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Often he stands awkwardly in the winner's circle as his owner accepts the trophies. At other times he is back in the barn as his jockey is surrounded by press and pageantry. Mostly his job is one of frustration rather than reward. Yet there would be no triumphant meeting of horse, owner and rider were it not for the efforts of the Thoroughbred racehorse trainer. His office is the stable area of any track; his day runs predawn to postdusk. From a dusty stall emitting the aromas of hay, oats, medication and manure, he directs the daily activity of the stables with only one future day in mind—race day, when he must wait, like any other fan, for the evaluation of his judgments at the finish line. The men on the following pages are among the most prominent trainers in the U.S. Photographed by Jerry Cooke in their natural surroundings, they appear happy and contented. And well they should—for most of them, horses are both their vocation and their avocation, their love and their life.
Racing's answer to Yul Brynner, Californian Charles Whittingham is a patient man whose perseverance and skill have produced such major stakes winners as Porterhouse, Mister Gus and Pretense. A trainer for 35 of his 54 years, Whittingham's big horses this season are Australian champion Tobin Bronze and Tumble Wind.
Shrewd Buddy Jacobson (above), a leader in races won in New York for several seasons, has gained his success mostly through wheeling and dealing among the cheaper claiming stock which makes up the majority of U.S. programs. A nephew of Hirsch Jacobs, he usually has about 50 horses in his public stable.
Johnny Longden may prove to be an exception to the maxim that good jockeys do not make good trainers. Now 61 and in his second year on the job, he rode a world's record 6,032 winners in 32,406 races over 40 years and still exercises many of his own horses, as he did when assisting his trainer sons Vance and Eric.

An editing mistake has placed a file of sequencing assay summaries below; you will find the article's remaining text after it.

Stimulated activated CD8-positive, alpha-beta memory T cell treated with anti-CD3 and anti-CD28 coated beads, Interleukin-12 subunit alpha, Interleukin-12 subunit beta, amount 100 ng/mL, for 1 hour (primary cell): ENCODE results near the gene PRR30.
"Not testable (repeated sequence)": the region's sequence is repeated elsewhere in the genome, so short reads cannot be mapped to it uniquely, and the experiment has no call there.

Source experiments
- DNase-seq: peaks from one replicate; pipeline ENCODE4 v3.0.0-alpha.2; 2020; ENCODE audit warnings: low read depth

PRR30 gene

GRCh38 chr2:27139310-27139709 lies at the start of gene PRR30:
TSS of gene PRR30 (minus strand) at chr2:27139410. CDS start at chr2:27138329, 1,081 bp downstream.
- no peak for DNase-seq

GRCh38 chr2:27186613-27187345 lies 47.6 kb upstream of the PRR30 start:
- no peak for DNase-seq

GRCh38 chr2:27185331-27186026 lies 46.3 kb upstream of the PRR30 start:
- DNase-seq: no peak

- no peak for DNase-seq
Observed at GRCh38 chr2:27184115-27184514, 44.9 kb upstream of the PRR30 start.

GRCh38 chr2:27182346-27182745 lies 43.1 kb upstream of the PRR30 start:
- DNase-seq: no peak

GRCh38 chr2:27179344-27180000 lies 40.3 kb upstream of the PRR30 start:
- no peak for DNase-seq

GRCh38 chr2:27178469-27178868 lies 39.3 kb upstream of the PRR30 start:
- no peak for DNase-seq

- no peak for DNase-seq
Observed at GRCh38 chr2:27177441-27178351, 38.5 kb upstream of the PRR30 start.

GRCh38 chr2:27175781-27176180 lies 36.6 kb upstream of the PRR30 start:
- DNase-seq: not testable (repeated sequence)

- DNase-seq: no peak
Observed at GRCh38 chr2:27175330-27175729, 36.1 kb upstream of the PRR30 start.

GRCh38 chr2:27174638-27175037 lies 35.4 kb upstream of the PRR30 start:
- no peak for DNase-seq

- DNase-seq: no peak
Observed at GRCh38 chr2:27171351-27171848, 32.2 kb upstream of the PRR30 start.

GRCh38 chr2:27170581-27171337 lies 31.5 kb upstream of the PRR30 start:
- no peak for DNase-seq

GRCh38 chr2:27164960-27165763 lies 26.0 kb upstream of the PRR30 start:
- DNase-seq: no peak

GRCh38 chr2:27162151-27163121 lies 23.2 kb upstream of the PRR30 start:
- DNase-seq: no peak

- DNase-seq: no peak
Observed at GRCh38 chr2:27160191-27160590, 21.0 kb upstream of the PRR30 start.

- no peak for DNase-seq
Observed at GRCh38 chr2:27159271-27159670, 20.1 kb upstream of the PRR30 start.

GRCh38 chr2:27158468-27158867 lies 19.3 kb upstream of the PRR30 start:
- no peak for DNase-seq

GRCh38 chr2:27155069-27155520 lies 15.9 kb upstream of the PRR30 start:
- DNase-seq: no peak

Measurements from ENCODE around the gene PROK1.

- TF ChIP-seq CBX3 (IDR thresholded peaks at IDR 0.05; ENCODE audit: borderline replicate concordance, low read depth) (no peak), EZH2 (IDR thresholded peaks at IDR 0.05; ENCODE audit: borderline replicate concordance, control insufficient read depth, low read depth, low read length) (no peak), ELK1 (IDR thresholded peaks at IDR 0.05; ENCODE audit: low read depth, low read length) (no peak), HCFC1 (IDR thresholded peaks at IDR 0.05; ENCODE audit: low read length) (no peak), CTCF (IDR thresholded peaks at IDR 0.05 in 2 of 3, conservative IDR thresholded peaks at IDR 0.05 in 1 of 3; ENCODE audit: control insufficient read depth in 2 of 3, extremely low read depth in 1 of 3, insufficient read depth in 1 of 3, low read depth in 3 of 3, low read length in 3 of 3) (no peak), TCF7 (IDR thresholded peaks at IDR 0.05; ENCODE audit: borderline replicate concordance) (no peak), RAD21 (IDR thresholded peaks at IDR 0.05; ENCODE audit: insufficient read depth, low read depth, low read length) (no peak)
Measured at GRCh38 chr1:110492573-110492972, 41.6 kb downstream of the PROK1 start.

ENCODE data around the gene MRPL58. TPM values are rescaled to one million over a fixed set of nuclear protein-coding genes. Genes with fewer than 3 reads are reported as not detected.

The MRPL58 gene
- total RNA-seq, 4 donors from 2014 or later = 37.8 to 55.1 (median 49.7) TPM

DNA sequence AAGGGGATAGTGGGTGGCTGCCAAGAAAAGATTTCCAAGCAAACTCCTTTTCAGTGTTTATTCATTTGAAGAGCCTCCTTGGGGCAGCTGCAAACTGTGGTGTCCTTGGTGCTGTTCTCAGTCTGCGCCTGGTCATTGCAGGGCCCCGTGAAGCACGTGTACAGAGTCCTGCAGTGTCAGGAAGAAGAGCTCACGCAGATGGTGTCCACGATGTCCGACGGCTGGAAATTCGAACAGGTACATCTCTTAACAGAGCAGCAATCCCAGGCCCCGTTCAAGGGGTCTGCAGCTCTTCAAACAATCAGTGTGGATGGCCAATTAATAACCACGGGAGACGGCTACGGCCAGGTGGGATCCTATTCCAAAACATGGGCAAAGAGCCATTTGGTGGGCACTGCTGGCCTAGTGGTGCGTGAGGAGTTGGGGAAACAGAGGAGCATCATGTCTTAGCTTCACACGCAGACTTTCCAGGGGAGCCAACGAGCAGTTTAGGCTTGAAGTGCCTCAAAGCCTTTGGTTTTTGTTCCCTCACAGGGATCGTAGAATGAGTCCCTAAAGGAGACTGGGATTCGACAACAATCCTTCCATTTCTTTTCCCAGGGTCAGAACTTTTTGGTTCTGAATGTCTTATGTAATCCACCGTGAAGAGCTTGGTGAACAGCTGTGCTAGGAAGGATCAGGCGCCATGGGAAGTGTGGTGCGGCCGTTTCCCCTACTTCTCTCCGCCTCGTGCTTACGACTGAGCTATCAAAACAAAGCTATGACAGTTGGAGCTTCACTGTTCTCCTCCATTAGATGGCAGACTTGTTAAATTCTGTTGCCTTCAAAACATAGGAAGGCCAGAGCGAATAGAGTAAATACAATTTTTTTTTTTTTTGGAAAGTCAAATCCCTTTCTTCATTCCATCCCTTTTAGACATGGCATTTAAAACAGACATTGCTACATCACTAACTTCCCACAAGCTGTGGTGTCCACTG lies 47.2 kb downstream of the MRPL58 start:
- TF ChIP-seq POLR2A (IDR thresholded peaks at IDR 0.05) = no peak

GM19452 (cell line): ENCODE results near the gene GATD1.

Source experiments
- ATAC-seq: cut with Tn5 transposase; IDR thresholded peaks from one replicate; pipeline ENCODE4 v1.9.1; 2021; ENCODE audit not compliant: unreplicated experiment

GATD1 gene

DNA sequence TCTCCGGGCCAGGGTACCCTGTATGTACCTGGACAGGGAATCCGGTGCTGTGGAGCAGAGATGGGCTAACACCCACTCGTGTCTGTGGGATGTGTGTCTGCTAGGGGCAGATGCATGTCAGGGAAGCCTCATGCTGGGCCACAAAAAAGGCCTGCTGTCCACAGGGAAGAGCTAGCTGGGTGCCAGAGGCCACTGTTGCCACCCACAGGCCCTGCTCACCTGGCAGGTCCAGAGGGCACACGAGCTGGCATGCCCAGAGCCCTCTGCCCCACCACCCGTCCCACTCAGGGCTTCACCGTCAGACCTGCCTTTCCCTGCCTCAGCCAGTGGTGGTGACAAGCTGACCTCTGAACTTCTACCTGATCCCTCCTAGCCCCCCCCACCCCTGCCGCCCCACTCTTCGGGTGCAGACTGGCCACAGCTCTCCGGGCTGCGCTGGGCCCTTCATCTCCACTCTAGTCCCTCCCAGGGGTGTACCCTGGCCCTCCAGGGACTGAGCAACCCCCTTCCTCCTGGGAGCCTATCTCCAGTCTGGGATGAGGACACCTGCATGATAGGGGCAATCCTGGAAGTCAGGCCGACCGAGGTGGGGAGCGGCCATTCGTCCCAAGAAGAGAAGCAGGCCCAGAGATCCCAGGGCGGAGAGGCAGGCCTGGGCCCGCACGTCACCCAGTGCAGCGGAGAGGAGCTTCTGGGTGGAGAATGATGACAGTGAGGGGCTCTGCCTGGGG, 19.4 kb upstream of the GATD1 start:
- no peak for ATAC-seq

Ivy Leaguer Elliott Burch, who forsook a career in racing journalism after Yale to succeed his famous father Preston, won the 1958 Widener with Oligarchy—the first time he saddled a horse in a $100,000 race. Burch also trained Sword Dancer and upset Damascus with Paul Mellon's Fort Marcy in the 1967 Laurel International.
A hard-riding weekend polo player when he isn't working 18 hours a day for Jack Dreyfus' Hobeau Farm, Allen Jerkens has a remarkable ability to evaluate a horse's speed potential. He beat Kelso three times with front-running, race-stealing Beau Purple, used the same tactics to upset Buckpasser with Handsome Boy.
With more victories (3,558) than any other trainer in racing history, Hirsch Jacobs (right) has ample justification for his belief in running fit horses often instead of just training them. His claim of Stymie for $1,500—the horse won $918,485—is the sport's classic.
A quiet horseman of the old school, Bert Mulholland (left) has long been head trainer for racing patriarch George D. Widener. One of many satisfying achievements for him was Crewman's upset of Chateaugay and Candy Spots in Saratoga's 1963 Travers.
John Gaver taught prep school in Baltimore before he became trainer for Greentree Stable in 1930. An expert on raising camellias as well as horses, Gaver had his most gratifying success when Tom Fool won all 10 of his 4-year-old handicap starts in 1953.
Johnny Nerud, a collector of colorful caps, loves to talk about his horses, particularly if the talk concerns Dr. Fager (left) or Gallant Man, with whom he won the Belmont in 1957. Nerud is a voluble partisan of Florida breeding, a partner in Ocala's Tartan Farms.